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Emirates 2016/2017 Financial Results

Emirates 2016/2017 Financial Results

Old May 11, 17, 9:46 am
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Emirates 2016/2017 Financial Results

Posted originally by noir in the other thread, this probably warrants a thread of its own. So, the brainy people can dismember it.

https://www.emirates.com/media-centr...016-17-results

The 2016/2017 financial results directly from EK's website.
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Old May 11, 17, 11:57 am
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Originally Posted by DYKWIA View Post
So, the brainy people can dismember it.
That rules me out then. I'll stick to the popcorn.
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Old May 11, 17, 12:46 pm
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Let me guess, not many SLB flips to pay dividend to owners.
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Old May 11, 17, 4:19 pm
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If I'm reading this right, net revenue down, but operating costs significantly reduced.
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Old May 11, 17, 4:23 pm
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Crazy to think revenue increased and passenger numbers increased but profit still down by such a huge percentage.
Emirates Can't blame electronics ban for those figures as it was only implemented in march. My small brain can't get around how it got so bad in a year.
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Old May 11, 17, 6:04 pm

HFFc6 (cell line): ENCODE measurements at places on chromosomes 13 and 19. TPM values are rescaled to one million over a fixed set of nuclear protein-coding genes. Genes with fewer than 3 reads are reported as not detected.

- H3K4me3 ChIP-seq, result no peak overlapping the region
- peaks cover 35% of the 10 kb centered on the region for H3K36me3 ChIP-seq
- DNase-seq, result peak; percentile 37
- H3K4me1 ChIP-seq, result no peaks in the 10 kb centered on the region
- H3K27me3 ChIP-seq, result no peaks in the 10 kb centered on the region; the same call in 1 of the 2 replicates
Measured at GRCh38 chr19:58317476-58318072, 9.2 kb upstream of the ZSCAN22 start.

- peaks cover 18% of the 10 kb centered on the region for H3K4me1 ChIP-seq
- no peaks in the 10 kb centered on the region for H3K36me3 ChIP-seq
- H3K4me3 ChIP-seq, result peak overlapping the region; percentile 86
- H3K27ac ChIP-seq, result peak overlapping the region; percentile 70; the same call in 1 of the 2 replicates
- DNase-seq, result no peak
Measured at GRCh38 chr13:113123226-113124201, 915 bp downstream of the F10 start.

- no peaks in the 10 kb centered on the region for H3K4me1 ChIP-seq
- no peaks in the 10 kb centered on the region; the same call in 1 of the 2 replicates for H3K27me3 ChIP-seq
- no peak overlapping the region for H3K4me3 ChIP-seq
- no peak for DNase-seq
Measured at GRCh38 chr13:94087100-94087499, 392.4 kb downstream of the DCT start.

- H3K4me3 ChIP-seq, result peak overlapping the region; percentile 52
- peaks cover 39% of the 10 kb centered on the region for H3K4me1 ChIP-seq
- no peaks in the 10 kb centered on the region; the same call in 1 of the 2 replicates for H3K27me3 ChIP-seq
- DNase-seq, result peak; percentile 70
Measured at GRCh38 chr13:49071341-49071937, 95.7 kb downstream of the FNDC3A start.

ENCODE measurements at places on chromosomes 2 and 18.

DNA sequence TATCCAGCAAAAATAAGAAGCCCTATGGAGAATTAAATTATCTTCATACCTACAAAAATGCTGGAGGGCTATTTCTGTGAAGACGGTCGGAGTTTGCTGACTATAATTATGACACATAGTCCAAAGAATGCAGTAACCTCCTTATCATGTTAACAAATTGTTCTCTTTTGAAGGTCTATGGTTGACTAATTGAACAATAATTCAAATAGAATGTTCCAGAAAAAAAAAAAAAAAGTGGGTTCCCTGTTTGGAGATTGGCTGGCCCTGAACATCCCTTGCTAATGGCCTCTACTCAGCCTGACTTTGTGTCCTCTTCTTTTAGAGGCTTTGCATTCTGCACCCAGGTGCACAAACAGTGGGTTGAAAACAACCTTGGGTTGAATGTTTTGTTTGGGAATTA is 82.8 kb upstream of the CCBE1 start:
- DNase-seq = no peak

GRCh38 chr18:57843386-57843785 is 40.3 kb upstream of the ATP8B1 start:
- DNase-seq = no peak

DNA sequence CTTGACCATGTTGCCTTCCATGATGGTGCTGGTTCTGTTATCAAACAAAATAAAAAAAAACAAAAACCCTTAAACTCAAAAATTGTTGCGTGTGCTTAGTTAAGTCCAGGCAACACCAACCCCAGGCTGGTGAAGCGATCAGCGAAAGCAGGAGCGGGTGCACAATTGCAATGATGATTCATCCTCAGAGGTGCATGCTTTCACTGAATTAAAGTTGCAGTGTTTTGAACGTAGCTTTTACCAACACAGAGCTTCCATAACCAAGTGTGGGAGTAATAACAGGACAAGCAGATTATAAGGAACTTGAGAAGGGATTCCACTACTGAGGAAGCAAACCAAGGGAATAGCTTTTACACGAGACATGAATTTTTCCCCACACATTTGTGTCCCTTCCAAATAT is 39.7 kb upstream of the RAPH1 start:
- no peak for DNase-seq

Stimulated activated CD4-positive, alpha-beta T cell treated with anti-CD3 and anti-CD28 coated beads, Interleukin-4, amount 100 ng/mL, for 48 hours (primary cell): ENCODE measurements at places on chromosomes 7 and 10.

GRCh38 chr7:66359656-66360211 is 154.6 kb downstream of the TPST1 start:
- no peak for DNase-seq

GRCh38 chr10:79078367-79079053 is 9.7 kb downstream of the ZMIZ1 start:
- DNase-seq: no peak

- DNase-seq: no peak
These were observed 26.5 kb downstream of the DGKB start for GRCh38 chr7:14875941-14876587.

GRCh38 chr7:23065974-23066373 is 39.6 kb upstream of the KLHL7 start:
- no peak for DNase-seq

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Originally Posted by Bouncingsouls View Post
Crazy to think revenue increased and passenger numbers increased but profit still down by such a huge percentage.
Emirates Can't blame electronics ban for those figures as it was only implemented in march. My small brain can't get around how it got so bad in a year.
Currency fluctuations? Emirates is attributing a cost of $572 million to the rising USD on revenue, and a 6 cent drop in passenger yield per revenue passenger kilometer.
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Old May 11, 17, 6:07 pm
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Do you think it is likely that EK will reduce amenities/service levels on-board due to the results? I'm especially wondering how this will impact, F and J, if at all.
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Old May 12, 17, 3:05 am
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Last flight I was in J and asked for the Y single-malt (12 YO Glenfiddich) and they said they stopped carrying it in Y. Not sure if this is widespread yet but seems like a place to cut...
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Old May 12, 17, 11:53 am
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Their operating costs have risen, mainly fuel, leases and admin. So if they want to return to higher profit rates then they need to cut costs unless they car increase margins which is unlikely.

I hear they are already looking at soft targets such as crew accommodation to start with.

In the grand scheme of things, the AED8bn made in 2016 is not much profit when compared to the size of the Dubai economy. I think EK is seen much more in a strategic aspect by the Dubai government, a cog in their tourist/leisure plan rather than purely a profit earning enterprise. I am not saying profits aren't important, just maybe not as important as a publicly listed, quarterly earnings driven enterprise. So maybe there is hope that they don't cut back on their service offering.

I keep having nightmares that they will eventually can the chauffeur drive. Hope it never happens
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Old May 12, 17, 12:18 pm
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From my cursory investigation into the report, the main things that pop up are: